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Charles Kennedy

Charles Kennedy

Charles is a writer for Oilprice.com

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Biden Administration To Reduce Oil-Drilling Lease Area In Alaska

The Biden administration is seeking to reduce the area of land in Alaska that is available for oil drilling in what would be a reversal of Trump-era legislation that opened up 82 percent of the National Petroleum Reserve for drilling, The Hill writes.

Reuters notes that despite expanding the lease-eligible area in the National Petroleum Reserve, the Trump administration failed to help reverse a decline in Alaska oil production, which fell to the lowest in 43 years in 2020 as oil companies focus on the Lower 48.

Under the revisions made by the Bureau of Land Management, some 52 percent of the National Petroleum Reserve will remain open for oil drilling, but the Bureau also said it will keep some stipulations from the Trump-era legislation, namely, "certain more protective lease stipulations and operating procedures for threatened and endangered species."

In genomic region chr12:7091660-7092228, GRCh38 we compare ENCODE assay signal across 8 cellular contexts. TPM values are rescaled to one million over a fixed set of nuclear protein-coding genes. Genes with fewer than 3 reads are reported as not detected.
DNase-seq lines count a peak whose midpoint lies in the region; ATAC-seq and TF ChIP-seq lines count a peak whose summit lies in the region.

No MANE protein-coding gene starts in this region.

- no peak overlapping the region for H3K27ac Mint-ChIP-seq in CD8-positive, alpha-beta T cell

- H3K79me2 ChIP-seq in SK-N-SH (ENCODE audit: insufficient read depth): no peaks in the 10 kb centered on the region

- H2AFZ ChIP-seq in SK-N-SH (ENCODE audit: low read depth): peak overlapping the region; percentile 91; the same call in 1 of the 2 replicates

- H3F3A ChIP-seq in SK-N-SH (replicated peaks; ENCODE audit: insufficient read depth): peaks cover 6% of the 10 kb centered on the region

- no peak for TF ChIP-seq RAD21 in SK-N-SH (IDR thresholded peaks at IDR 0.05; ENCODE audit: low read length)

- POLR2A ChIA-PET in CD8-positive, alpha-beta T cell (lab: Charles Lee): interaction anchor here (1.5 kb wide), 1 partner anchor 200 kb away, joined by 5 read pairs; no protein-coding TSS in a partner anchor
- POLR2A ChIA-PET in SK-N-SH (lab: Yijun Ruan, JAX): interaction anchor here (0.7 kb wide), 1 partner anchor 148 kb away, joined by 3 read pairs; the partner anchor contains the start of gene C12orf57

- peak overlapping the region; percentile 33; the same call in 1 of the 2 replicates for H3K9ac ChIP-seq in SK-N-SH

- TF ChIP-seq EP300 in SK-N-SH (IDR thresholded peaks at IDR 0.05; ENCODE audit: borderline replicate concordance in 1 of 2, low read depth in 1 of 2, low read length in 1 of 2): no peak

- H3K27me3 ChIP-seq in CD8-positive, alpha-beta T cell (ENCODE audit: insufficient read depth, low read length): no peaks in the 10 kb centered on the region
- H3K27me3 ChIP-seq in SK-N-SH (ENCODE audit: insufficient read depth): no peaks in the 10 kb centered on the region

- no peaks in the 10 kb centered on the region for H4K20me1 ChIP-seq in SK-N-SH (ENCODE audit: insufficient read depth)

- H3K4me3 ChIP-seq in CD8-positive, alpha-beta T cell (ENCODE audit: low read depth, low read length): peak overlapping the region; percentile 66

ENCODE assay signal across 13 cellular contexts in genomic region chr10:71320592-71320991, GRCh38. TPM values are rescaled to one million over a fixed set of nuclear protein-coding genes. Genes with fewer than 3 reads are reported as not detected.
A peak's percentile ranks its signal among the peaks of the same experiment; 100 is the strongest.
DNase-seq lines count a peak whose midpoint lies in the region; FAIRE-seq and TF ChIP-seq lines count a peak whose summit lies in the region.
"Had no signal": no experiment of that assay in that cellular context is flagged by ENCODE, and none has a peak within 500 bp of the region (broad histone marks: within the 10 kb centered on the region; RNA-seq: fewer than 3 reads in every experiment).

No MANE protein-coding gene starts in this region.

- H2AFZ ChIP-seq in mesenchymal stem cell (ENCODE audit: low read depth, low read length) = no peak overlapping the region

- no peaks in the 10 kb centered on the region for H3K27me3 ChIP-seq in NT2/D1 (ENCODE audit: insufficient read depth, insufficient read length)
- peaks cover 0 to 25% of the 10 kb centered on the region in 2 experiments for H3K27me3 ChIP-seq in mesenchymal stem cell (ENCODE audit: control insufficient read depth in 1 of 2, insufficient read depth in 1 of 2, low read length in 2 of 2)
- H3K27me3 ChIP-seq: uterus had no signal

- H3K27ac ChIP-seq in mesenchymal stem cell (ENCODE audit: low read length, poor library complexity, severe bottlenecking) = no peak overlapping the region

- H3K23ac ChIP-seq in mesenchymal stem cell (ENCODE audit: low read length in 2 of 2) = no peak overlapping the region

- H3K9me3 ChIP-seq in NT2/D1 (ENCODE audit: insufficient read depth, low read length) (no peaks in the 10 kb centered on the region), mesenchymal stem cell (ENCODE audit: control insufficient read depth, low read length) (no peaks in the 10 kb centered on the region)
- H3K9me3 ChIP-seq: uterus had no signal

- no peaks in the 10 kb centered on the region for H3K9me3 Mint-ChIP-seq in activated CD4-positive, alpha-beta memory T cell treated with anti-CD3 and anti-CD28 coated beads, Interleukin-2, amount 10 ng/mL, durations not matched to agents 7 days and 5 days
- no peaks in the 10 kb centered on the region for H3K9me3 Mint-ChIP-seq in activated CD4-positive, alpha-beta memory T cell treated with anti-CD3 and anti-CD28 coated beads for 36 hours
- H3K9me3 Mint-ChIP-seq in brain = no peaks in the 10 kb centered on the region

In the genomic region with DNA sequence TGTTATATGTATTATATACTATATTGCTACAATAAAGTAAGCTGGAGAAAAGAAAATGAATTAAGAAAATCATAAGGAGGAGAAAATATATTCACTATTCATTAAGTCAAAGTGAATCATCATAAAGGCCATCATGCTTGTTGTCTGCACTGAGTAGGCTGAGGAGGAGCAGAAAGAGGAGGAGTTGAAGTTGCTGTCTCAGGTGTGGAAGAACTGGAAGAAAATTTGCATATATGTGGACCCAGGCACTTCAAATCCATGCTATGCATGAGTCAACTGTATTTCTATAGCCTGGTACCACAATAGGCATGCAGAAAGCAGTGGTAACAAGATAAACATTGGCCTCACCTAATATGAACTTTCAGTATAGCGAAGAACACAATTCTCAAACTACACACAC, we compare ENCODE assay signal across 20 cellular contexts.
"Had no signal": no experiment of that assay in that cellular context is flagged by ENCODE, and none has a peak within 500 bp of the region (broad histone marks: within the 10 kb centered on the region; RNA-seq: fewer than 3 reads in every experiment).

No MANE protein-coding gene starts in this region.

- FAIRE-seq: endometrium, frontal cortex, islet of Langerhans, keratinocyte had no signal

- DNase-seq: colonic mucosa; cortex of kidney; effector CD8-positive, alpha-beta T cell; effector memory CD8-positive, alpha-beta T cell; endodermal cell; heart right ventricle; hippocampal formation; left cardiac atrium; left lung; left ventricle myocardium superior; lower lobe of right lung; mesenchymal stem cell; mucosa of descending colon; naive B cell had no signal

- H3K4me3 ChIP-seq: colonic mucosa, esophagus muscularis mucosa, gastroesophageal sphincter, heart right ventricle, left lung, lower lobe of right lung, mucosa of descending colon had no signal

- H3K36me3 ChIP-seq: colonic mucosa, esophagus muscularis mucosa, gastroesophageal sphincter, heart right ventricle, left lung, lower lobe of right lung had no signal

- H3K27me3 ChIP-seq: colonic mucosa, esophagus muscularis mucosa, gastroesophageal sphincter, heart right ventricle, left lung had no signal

"This decision reflects the Biden-Harris administration's priority of reviewing existing oil and gas programs to ensure balance on America's public lands and waters to benefit current and future generations," the Bureau of Land Management said in a statement.

The Trump administration sought to open up more land for oil drilling in Alaska in a bid to deepen the United States' self-sufficiency in energy. The administration even wanted to open up the Arctic National Wildlife Refuge for oil drilling—a move that caused an outcry among environmental organizations.

Alaska is one of the oldest oil-producing regions in the United States. But lately, production has been on a steady decline, which has prompted authorities to look for ways to reverse the decline, which has affected the state's income.

On the other hand, oil companies have prioritized the Permian and other shale plays thanks to often lower-cost and faster-return production there. To add to this, banks have become increasingly reluctant to lend to the oil industry as they prioritize the ESG demands of their shareholders, making investments in costly projects such as Arctic drilling much harder to obtain.

By Charles Kennedy for Oilprice.com

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